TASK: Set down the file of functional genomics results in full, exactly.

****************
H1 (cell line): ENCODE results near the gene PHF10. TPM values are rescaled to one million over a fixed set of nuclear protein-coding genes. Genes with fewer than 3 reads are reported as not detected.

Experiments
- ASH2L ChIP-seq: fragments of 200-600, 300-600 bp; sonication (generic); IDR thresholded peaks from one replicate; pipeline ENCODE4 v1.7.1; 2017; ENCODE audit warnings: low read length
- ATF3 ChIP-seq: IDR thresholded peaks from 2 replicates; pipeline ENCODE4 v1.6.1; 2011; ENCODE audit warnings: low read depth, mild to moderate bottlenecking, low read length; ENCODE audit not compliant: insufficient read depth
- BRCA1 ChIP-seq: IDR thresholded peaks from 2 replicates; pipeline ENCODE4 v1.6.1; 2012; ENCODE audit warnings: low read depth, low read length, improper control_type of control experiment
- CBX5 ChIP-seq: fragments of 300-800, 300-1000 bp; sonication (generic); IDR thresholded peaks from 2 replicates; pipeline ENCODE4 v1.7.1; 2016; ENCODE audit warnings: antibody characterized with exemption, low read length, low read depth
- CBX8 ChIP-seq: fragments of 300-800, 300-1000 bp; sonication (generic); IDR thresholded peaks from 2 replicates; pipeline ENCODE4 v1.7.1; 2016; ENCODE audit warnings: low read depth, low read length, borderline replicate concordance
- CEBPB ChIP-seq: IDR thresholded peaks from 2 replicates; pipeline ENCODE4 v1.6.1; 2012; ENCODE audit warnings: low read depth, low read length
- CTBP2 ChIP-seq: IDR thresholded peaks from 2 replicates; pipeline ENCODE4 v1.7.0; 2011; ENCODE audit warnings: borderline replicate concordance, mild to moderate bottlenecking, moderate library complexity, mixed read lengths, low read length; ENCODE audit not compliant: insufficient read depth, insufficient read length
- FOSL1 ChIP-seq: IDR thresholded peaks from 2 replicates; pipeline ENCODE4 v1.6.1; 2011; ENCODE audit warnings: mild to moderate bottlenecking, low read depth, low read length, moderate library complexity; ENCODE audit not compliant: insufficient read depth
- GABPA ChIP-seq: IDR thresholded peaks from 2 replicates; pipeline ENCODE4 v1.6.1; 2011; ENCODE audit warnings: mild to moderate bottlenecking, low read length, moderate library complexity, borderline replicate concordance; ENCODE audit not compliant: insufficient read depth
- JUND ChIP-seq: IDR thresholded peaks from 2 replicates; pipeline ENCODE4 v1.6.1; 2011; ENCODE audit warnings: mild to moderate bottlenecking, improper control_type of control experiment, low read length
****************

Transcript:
H1 (cell line): ENCODE results near the gene PHF10. TPM values are rescaled to one million over a fixed set of nuclear protein-coding genes. Genes with fewer than 3 reads are reported as not detected.

Experiments
- ASH2L ChIP-seq: fragments of 200-600, 300-600 bp; sonication (generic); IDR thresholded peaks from one replicate; pipeline ENCODE4 v1.7.1; 2017; ENCODE audit warnings: low read length
- ATF3 ChIP-seq: IDR thresholded peaks from 2 replicates; pipeline ENCODE4 v1.6.1; 2011; ENCODE audit warnings: low read depth, mild to moderate bottlenecking, low read length; ENCODE audit not compliant: insufficient read depth
- BRCA1 ChIP-seq: IDR thresholded peaks from 2 replicates; pipeline ENCODE4 v1.6.1; 2012; ENCODE audit warnings: low read depth, low read length, improper control_type of control experiment
- CBX5 ChIP-seq: fragments of 300-800, 300-1000 bp; sonication (generic); IDR thresholded peaks from 2 replicates; pipeline ENCODE4 v1.7.1; 2016; ENCODE audit warnings: antibody characterized with exemption, low read length, low read depth
- CBX8 ChIP-seq: fragments of 300-800, 300-1000 bp; sonication (generic); IDR thresholded peaks from 2 replicates; pipeline ENCODE4 v1.7.1; 2016; ENCODE audit warnings: low read depth, low read length, borderline replicate concordance
- CEBPB ChIP-seq: IDR thresholded peaks from 2 replicates; pipeline ENCODE4 v1.6.1; 2012; ENCODE audit warnings: low read depth, low read length
- CTBP2 ChIP-seq: IDR thresholded peaks from 2 replicates; pipeline ENCODE4 v1.7.0; 2011; ENCODE audit warnings: borderline replicate concordance, mild to moderate bottlenecking, moderate library complexity, mixed read lengths, low read length; ENCODE audit not compliant: insufficient read depth, insufficient read length
- FOSL1 ChIP-seq: IDR thresholded peaks from 2 replicates; pipeline ENCODE4 v1.6.1; 2011; ENCODE audit warnings: mild to moderate bottlenecking, low read depth, low read length, moderate library complexity; ENCODE audit not compliant: insufficient read depth
- GABPA ChIP-seq: IDR thresholded peaks from 2 replicates; pipeline ENCODE4 v1.6.1; 2011; ENCODE audit warnings: mild to moderate bottlenecking, low read length, moderate library complexity, borderline replicate concordance; ENCODE audit not compliant: insufficient read depth
- JUND ChIP-seq: IDR thresholded peaks from 2 replicates; pipeline ENCODE4 v1.6.1; 2011; ENCODE audit warnings: mild to moderate bottlenecking, improper control_type of control experiment, low read length